“I’ve been so wrong! I thought I was just helping my husband, but I can see now that I’ve been so wrong. I’ve always told him what he should do, because I want him to do what’s right . . . and usually I feel like I know what’s best, so when he sees things differently, then in my opinion he’s wrong and needs to do things my way. I never realized before that what I’ve been doing is treating him like a child rather than a man.”
You’re witnessing the early stages of birth for a repentant woman. As I’ve said before, every couple’s issues will be different, and the specifics of the relationship struggles will vary, but when it comes to marital conflict—there are no “innocent bystanders.” There is always need for growth in both partners. When we move our focus from the speck in our husband’s eye, and go on a log hunt to see what might be blocking our vision, preventing us from seeing where we’re wrong as well, we’re beginning to experience the labor pains of repentance.
“Why do you look at the speck that is in your brother’s eye, but do not notice the log that is in your own eye? “Or how can you say to your brother, ‘Let me take the speck out of your eye,’ and behold, the log is in your own eye? “You hypocrite, first take the log out of your own eye, and then you will see clearly to take the speck out of your brother’s eye.” (Matthew 7:3–5)
For the past several weeks on the blog, I’ve been laying some pretty heavy stuff out here for us wives to deal with. I’ve given you 5 marriage killers, shared with you how to prepare a safe place for your man, and now, like my friend I quoted above, some of you may’ve had your eyes opened to a few things. You may be at the birthing point of repentance.
So where do you go from here?
“Therefore bear fruit in keeping with repentance” (Matthew 3:8).
Fruits of a Repentant Heart:
Once we’ve recognized an area where we’ve been wrong, we need to make a confession. As I shared in our marriage video, when I realized how wrong I’d been in how I viewed and treated my husband, I went to him and asked his forgiveness, I also asked my children’s forgiveness because I knew they’d witnessed how I treated their dad.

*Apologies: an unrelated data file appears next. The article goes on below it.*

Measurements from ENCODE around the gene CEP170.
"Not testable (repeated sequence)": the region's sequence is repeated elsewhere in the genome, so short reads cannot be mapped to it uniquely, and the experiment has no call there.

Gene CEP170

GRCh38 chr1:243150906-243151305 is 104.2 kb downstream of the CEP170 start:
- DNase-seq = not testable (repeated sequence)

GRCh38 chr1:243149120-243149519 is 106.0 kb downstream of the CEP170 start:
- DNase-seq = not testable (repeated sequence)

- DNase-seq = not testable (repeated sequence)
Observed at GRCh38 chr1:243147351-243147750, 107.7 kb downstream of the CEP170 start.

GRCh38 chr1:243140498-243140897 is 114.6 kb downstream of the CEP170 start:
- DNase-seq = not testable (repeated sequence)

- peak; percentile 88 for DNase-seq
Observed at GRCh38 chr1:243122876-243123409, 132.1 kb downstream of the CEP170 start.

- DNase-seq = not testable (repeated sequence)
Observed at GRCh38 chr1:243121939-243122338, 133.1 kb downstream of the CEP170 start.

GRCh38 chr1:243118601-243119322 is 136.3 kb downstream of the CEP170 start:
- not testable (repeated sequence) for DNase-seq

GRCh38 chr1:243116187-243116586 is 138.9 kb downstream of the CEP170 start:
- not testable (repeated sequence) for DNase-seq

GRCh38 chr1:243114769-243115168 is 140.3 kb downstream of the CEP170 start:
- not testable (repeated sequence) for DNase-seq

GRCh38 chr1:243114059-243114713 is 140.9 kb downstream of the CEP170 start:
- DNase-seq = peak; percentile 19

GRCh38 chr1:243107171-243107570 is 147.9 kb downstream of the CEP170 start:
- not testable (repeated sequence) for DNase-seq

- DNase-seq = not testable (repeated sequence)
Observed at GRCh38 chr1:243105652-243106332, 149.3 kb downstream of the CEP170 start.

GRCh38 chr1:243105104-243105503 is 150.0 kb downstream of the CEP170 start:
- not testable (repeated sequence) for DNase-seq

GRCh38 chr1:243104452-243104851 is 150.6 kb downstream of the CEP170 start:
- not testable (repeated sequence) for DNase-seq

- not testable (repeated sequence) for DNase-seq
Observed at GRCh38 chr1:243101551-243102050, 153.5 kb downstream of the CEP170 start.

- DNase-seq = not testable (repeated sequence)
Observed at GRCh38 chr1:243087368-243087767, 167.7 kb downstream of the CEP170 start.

2. Specifically Address
When you confess, be sure to specifically address how you wronged your husband. If you’ve taken the reins of leadership, let him know that you were wrong to dishonor him and state the most recent example of that. If you’ve been harsh, rude, unkind, or insensitive, ask forgiveness for that specifically by stating when and how you were.
3. Ask Forgiveness
Don’t just tell him you are sorry, but ask him if he will release you from the debt you owe by simply saying to him “Will you forgive me for . . . ?”
4. Bring No Disclaimers
Don’t follow your confession with a justification for why you did what you did. Don’t say something like, “I’m sorry I yelled at you, but I’ve had a very hard day . . .” or shift the blame to him by saying something like, “I wouldn’t get so upset if you’d just do what I ask!”
Instead your confession needs to sound like a true admittance of wrong: “I was wrong to yell at you. That probably felt pretty crummy hearing that. Will you please forgive me? You don’t deserve for me to treat you that way.”
5. Commit to Change
This is where it really comes down to whether you’re going to experience transformation as a result of God’s conviction. Are you willing to commit to change? If so, here’s where the hard work begins. Cry out to God for His grace to overcome the temptation to react the same way when faced with a similar situation in the future. Continue to pray for this specific area in your life and ask God what the underlying issue is that triggers that kind of reaction. Consider memorizing Scripture that applies to your particular sin issue. Ask your husband to pray for you (aloud and with you) about this specific issue.
Are any of you experiencing labor pains of repentance?